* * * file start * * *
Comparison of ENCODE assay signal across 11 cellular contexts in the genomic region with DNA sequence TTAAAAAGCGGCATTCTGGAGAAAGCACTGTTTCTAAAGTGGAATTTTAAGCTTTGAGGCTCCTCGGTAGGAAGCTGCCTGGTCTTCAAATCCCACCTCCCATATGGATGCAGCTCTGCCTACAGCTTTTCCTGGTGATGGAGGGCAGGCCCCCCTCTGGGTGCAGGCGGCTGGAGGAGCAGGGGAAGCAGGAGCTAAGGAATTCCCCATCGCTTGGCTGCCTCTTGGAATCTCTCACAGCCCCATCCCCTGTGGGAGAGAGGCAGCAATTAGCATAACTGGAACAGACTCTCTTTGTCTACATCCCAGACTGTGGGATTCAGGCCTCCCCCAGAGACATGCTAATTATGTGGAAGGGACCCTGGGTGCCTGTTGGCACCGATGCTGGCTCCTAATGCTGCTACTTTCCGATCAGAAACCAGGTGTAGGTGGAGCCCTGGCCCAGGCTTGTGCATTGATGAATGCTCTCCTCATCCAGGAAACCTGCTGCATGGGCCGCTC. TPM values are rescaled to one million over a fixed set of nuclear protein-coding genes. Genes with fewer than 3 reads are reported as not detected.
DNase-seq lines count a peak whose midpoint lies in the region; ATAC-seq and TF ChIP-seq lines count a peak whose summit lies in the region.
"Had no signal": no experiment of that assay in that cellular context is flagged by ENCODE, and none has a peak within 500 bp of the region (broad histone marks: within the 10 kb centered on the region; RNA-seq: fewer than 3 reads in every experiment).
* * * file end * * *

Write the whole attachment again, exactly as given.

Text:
Comparison of ENCODE assay signal across 11 cellular contexts in the genomic region with DNA sequence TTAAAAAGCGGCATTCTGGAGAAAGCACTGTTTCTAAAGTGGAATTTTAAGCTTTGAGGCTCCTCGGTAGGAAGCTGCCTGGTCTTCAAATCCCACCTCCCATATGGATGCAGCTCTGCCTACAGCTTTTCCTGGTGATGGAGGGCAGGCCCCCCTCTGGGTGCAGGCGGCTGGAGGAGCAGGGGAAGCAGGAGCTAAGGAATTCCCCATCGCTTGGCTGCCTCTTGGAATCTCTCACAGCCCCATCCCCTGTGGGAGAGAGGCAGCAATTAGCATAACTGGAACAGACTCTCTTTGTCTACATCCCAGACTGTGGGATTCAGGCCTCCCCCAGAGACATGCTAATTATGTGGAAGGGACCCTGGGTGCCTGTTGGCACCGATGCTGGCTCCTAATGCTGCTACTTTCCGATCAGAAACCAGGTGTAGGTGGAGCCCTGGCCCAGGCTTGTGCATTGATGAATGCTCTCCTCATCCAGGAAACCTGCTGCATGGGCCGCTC. TPM values are rescaled to one million over a fixed set of nuclear protein-coding genes. Genes with fewer than 3 reads are reported as not detected.
DNase-seq lines count a peak whose midpoint lies in the region; ATAC-seq and TF ChIP-seq lines count a peak whose summit lies in the region.
"Had no signal": no experiment of that assay in that cellular context is flagged by ENCODE, and none has a peak within 500 bp of the region (broad histone marks: within the 10 kb centered on the region; RNA-seq: fewer than 3 reads in every experiment).